Air wt.(gm) 3190.2 3123.9 3198.1 2961.5 2882.4 3062.2 3153.6 3083.6
Water wt.(gm) 1828.1 1776.8 1814.5 1694.1 1644.8 1746.6 1798.0 1758.0
SSD. wt 3206.0 3135.1 3207.8 2979.5 2894.1 3070.7 3166.7 3092.3
Volume (cc) 1377.9 1358.3 1393.3 1285.4 1249.3 1324.1 1368.7 1334.3
Spec. Gravity 2.315 2.300 2.295 2.304 2.307 2.313 2.304 2.311
Density (pcf) 144.69 143.75 143.44 144.0 144.19 144.56 144.0 144.44
% Density 92.2 91.6 91.4 91.8 91.9 92.1 91.8 92.0
Table 9. Comparison of calibrated IACA measurement and density of extracted cores (% MTD) at TS2
Location IACA Core Error
W1 92.2 92.2 0
W2 91.8 91.6 -0.2
W3 91.6 91.4 -0.2
Table 10. Performance of the IACA after calibration-TS2
Level 1 IACA Core Error
W4 91.6 91.8 0.2
W5 92.3 91.9 -0.4
W6 90.8 92.1 1.3
W7 90.5 91.8 1.3
W8 91.6 92 0.4
Table 11. Core density results at TS3 (S3 Mix, MTD @JMF = 2.511)
  N1 N2 N3
Air wt. (gm) 2899.9 3351.8 2906.6
Water wt. (gm) 1612.4 1908.7 1649.5
SSD. wt (gm) 2858.6 3355.4 2913.8
Volume (cc) 1246.2 1446.7 1264.5
Spec. Gravity 2.287 2.317 2.299
Density (pcf) 142.94 144.81 143.69
% Density 90.2 91.4 90.7
Table 12. Validation of IACA density estimates at TS3
Location IACA Nuclear Density gauge Core
N1 91.4 91.5 90.2
N2 91.1 92.2 91.4
N3 91.2 91.9 90.7
Table 13. Density estimates using calibration data from TS2 at TS3
Location IACA
(Old Calibration)
IACA
(New Calibration)
Core Nuclear Density
N1 90.6 91.4 90.2 91.5
N2 90.7 91.1 91.4 92.2
N3 90.6 91.2 90.7 91.9

Appendix

S.No IC Product Manufacturer Technology Pros/Cons
1. AMMANN Compaction Expert (ACE) Ammann America Inc.
Carrollton, Texas 75006, USA
info@ammann-america.com
http://www.ammann-group.com
Continuous Compaction Control (CCC)
  1. Automatically adjusts amplitude and frequency to provide a uniformly compacted layer that meets a specified stiffness value.
  2. Areas with lower bearing capacity are compacted with a high effective amplitude.
  3. Very hard areas are compacted with a low effective amplitude.
  4. The frequency is adjusted to the resonance of the ground.
  5. Both soil and asphalt compactors are available
Merits:
  1. Compaction is displayed in MN/m in the same way as for the plate loading test; soft points are identified.
  2. Repeated passes will result in uniform stiffness of the compacted layer.
Open Issues:
  1. Correlation with actual stiffness is not established.
  2. Tradeoff with number of passes in traditional compaction is unknown.
  3. During soil compaction, same stiffness reading at two different locations had over 8 pcf difference in dry density measurement.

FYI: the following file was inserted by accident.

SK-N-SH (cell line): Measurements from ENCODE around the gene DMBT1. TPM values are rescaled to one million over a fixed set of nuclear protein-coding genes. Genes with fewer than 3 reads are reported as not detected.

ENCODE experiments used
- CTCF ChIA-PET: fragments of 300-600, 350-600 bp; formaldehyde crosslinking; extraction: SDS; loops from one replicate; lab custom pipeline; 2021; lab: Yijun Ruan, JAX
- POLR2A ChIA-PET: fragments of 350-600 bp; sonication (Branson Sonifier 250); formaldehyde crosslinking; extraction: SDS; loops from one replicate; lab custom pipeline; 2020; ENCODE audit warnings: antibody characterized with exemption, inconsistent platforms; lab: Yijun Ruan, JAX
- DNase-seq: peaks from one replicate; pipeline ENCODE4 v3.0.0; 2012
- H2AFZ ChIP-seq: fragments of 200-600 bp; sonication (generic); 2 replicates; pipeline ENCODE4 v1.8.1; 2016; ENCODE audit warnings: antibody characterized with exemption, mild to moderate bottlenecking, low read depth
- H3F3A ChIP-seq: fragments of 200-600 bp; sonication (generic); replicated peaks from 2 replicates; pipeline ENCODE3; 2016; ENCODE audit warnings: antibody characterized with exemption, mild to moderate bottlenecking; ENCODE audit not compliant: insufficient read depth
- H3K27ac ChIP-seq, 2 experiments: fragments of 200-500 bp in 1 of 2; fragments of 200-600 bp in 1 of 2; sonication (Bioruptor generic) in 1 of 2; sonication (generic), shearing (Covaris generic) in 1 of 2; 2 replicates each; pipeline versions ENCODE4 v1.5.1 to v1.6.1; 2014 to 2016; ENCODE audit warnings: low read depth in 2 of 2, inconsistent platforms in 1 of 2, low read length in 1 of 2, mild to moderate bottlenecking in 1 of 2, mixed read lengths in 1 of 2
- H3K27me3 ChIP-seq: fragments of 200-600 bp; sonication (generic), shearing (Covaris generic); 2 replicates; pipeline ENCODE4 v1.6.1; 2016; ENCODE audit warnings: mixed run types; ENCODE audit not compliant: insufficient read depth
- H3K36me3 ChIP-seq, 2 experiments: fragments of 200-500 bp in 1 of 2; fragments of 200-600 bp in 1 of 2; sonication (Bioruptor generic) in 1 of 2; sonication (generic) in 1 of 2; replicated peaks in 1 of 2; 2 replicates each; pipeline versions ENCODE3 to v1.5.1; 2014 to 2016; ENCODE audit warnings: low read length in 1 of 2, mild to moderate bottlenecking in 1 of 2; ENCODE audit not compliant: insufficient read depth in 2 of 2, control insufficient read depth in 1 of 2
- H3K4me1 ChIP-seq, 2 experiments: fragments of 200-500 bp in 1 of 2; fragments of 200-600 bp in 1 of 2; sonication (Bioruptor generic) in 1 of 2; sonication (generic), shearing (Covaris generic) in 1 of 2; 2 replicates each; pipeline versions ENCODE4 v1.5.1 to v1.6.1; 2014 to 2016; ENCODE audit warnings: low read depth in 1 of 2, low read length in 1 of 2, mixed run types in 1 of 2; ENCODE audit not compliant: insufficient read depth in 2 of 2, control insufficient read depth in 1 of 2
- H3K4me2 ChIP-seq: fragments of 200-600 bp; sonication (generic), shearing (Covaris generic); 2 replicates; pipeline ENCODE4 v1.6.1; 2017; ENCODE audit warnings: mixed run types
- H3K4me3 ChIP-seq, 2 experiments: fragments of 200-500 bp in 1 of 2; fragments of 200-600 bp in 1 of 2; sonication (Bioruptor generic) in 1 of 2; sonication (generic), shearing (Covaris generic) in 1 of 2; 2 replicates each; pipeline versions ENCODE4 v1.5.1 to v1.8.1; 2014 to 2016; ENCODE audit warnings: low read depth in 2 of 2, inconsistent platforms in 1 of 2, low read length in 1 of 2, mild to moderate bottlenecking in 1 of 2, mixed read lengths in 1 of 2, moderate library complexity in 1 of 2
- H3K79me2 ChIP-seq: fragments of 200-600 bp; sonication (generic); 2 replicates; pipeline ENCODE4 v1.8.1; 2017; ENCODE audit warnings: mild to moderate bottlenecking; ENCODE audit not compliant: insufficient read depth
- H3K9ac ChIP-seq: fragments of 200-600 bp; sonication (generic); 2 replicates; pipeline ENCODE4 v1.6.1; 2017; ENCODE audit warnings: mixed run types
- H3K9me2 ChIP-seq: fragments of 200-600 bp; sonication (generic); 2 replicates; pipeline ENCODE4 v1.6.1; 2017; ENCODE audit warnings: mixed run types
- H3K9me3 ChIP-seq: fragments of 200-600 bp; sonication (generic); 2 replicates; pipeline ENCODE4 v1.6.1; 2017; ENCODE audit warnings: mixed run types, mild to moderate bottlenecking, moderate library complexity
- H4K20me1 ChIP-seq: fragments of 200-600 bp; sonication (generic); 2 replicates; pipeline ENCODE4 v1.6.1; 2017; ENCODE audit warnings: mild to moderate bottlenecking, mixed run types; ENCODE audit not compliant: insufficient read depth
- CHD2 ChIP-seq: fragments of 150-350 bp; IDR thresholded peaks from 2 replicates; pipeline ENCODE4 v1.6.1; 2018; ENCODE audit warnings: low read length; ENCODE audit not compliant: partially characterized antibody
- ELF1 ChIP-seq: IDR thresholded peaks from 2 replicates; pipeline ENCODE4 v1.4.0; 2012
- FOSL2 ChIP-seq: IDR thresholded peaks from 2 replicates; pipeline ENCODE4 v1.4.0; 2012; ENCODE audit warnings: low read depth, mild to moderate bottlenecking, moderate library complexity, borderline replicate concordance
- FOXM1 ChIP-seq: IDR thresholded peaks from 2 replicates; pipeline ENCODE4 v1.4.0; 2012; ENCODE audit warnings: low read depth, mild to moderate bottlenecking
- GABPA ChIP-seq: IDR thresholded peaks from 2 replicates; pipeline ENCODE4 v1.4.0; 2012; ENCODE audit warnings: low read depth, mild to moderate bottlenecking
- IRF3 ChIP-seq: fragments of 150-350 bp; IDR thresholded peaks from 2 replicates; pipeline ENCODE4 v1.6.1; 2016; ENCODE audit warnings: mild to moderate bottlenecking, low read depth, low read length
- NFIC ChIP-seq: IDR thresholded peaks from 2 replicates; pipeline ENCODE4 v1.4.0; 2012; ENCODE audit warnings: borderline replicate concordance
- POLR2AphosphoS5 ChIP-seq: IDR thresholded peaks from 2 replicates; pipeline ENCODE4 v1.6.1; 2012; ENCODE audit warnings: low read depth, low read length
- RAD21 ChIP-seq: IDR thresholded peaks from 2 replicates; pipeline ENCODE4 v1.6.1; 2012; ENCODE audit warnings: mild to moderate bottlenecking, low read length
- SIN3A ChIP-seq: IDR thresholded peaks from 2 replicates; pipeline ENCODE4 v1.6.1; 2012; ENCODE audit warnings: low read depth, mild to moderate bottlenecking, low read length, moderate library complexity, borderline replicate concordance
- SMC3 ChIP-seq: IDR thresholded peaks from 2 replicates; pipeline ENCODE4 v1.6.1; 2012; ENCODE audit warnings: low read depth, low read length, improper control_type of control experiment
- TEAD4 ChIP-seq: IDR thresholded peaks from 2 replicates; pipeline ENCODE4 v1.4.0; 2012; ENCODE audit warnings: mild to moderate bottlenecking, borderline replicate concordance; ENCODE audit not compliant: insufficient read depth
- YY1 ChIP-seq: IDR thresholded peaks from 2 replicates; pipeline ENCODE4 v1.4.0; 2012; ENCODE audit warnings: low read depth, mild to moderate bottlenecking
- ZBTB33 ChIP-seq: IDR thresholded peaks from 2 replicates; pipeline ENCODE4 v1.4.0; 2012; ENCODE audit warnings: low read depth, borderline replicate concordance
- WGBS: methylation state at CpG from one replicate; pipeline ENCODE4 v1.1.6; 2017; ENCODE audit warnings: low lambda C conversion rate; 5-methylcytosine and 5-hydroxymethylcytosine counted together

2. BOMAG VARIO Control BOMAG
Hellerwald
D-56154 Boppard
Germany
http://www.bomag.com
Continuous Compaction Control (CCC)
  1. Adjusts amplitude based on modulus measurement
  2. Both soil and asphalt compactors are available
Merits:
  1. EVib-measure of modulus is closer to design specification compared to density
Open Issues:
  1. Which "modulus" is required to be specified?
  2. Statistically, how close are the EVib values to any measure of "stiffness?"
  3. What are the different issues affecting the measurement of EVib?
3. GeoDynamik Compactometer Geodynamik
Regeringsgatan 111A, SE-10392 Stockholm, Sweden
Continuous Compaction Control (CCC)
  1. Compaction monitoring and documentation system
  2. Both soil and asphalt compactors are available

Merits:

  1. CMV: indicative of the "bearing capacity of the ground."
  2. CDS: documentation system helps manage the compaction process more efficiently.

Open Issues:

  1. Calculates CMV based on the ratio of the amplitudes of the fundamental and first harmonic content of the drum acceleration.
  2. Correlation between CMV and quality specifications is unclear.
4. Caterpillar IC Caterpillar
Peoria, Illinois.
http://www.cat.com
Continuous Variable Amplitude System
  1. Vibration Amplitude varies from zero to maximum
  2. Automatic selection of three prespecified frequency settings
  3. Only soil compactors available.

Merits:

  1. Potential to use smaller engines (i.e. lower fuel consumption)
  2. GPS based Documentation is standard

Open Issues:

  • Performance is under evaluation.
5. Hamm Compaction Hamm Compaction Division
Wirtgen America Inc.
Antioch, TN.
http://www.hammcompactors.com

Oscillation Compaction Technology

  1. Both soil and asphalt compactors are available

Merits:

  1. Reduces vibration related wear and tear on roller components
  2. Suited for compaction on bridge decks, concrete floors, and compaction of pre-compacted subgrades.

Open Issues:

  • Performance is under evaluation.
6. Sakai Sakai America, Inc.
http://www.sakaiamerica.com
Variable Amplitude System
  1. Vibration Amplitude is varied based on calculated "dynamic modulus" of the material being compacted.
  2. IC rollers to be introduced in the future.
Merits:
  1. Allows operator to set maximum force values when establishing compaction targets.
  2. Provision for manual mode of operation.

Open Issues:

  • Performance is under evaluation.
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Updated: 09/28/2011

FHWA
United States Department of Transportation - Federal Highway Administration